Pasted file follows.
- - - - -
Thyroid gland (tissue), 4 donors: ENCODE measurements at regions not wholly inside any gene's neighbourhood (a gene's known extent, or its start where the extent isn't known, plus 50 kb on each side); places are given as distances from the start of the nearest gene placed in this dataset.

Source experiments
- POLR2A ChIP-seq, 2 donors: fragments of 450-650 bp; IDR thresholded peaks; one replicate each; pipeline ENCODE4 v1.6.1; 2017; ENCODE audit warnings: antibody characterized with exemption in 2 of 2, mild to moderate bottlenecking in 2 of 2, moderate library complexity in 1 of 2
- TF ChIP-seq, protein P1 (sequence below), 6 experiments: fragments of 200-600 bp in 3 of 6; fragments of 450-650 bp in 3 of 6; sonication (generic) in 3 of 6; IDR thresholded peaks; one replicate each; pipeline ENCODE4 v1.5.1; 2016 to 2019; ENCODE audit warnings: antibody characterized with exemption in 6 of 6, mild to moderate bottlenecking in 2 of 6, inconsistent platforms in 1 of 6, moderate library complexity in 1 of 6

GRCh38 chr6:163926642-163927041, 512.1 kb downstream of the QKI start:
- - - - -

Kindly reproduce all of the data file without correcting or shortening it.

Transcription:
Thyroid gland (tissue), 4 donors: ENCODE measurements at regions not wholly inside any gene's neighbourhood (a gene's known extent, or its start where the extent isn't known, plus 50 kb on each side); places are given as distances from the start of the nearest gene placed in this dataset.

Source experiments
- POLR2A ChIP-seq, 2 donors: fragments of 450-650 bp; IDR thresholded peaks; one replicate each; pipeline ENCODE4 v1.6.1; 2017; ENCODE audit warnings: antibody characterized with exemption in 2 of 2, mild to moderate bottlenecking in 2 of 2, moderate library complexity in 1 of 2
- TF ChIP-seq, protein P1 (sequence below), 6 experiments: fragments of 200-600 bp in 3 of 6; fragments of 450-650 bp in 3 of 6; sonication (generic) in 3 of 6; IDR thresholded peaks; one replicate each; pipeline ENCODE4 v1.5.1; 2016 to 2019; ENCODE audit warnings: antibody characterized with exemption in 6 of 6, mild to moderate bottlenecking in 2 of 6, inconsistent platforms in 1 of 6, moderate library complexity in 1 of 6

GRCh38 chr6:163926642-163927041, 512.1 kb downstream of the QKI start: